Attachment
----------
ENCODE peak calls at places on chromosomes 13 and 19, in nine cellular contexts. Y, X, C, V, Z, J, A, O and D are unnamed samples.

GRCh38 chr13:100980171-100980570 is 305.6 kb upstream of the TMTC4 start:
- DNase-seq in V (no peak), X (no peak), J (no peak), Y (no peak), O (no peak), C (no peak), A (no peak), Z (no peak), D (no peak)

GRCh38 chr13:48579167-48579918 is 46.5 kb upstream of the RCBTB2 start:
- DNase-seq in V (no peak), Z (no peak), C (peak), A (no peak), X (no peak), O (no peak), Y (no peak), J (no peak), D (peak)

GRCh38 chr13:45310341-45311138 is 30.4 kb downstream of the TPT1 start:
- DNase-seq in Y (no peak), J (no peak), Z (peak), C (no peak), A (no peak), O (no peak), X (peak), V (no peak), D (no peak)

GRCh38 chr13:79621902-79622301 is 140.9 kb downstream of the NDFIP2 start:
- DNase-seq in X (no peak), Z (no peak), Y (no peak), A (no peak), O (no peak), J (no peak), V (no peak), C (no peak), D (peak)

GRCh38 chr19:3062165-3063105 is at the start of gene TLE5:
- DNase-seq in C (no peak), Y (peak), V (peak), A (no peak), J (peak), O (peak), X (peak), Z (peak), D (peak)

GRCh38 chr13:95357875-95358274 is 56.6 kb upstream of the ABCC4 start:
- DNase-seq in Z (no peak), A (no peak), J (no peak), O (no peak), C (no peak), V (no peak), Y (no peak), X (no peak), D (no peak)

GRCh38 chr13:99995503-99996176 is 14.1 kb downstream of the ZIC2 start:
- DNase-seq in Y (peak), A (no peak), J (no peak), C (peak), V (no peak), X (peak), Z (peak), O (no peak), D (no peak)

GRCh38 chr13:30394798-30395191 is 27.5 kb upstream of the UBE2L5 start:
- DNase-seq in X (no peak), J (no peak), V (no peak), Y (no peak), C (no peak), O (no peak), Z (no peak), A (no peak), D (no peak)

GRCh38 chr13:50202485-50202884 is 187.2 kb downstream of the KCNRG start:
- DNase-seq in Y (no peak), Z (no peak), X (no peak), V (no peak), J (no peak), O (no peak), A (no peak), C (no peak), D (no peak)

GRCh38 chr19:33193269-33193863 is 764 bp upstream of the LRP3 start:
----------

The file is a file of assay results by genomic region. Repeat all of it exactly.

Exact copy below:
ENCODE peak calls at places on chromosomes 13 and 19, in nine cellular contexts. Y, X, C, V, Z, J, A, O and D are unnamed samples.

GRCh38 chr13:100980171-100980570 is 305.6 kb upstream of the TMTC4 start:
- DNase-seq in V (no peak), X (no peak), J (no peak), Y (no peak), O (no peak), C (no peak), A (no peak), Z (no peak), D (no peak)

GRCh38 chr13:48579167-48579918 is 46.5 kb upstream of the RCBTB2 start:
- DNase-seq in V (no peak), Z (no peak), C (peak), A (no peak), X (no peak), O (no peak), Y (no peak), J (no peak), D (peak)

GRCh38 chr13:45310341-45311138 is 30.4 kb downstream of the TPT1 start:
- DNase-seq in Y (no peak), J (no peak), Z (peak), C (no peak), A (no peak), O (no peak), X (peak), V (no peak), D (no peak)

GRCh38 chr13:79621902-79622301 is 140.9 kb downstream of the NDFIP2 start:
- DNase-seq in X (no peak), Z (no peak), Y (no peak), A (no peak), O (no peak), J (no peak), V (no peak), C (no peak), D (peak)

GRCh38 chr19:3062165-3063105 is at the start of gene TLE5:
- DNase-seq in C (no peak), Y (peak), V (peak), A (no peak), J (peak), O (peak), X (peak), Z (peak), D (peak)

GRCh38 chr13:95357875-95358274 is 56.6 kb upstream of the ABCC4 start:
- DNase-seq in Z (no peak), A (no peak), J (no peak), O (no peak), C (no peak), V (no peak), Y (no peak), X (no peak), D (no peak)

GRCh38 chr13:99995503-99996176 is 14.1 kb downstream of the ZIC2 start:
- DNase-seq in Y (peak), A (no peak), J (no peak), C (peak), V (no peak), X (peak), Z (peak), O (no peak), D (no peak)

GRCh38 chr13:30394798-30395191 is 27.5 kb upstream of the UBE2L5 start:
- DNase-seq in X (no peak), J (no peak), V (no peak), Y (no peak), C (no peak), O (no peak), Z (no peak), A (no peak), D (no peak)

GRCh38 chr13:50202485-50202884 is 187.2 kb downstream of the KCNRG start:
- DNase-seq in Y (no peak), Z (no peak), X (no peak), V (no peak), J (no peak), O (no peak), A (no peak), C (no peak), D (no peak)

GRCh38 chr19:33193269-33193863 is 764 bp upstream of the LRP3 start: